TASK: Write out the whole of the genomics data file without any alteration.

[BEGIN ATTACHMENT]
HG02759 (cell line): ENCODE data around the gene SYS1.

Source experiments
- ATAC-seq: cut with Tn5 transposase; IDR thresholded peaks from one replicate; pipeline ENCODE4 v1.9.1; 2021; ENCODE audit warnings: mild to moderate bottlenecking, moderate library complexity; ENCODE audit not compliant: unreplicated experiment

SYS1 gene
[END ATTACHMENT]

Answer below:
HG02759 (cell line): ENCODE data around the gene SYS1.

Source experiments
- ATAC-seq: cut with Tn5 transposase; IDR thresholded peaks from one replicate; pipeline ENCODE4 v1.9.1; 2021; ENCODE audit warnings: mild to moderate bottlenecking, moderate library complexity; ENCODE audit not compliant: unreplicated experiment

SYS1 gene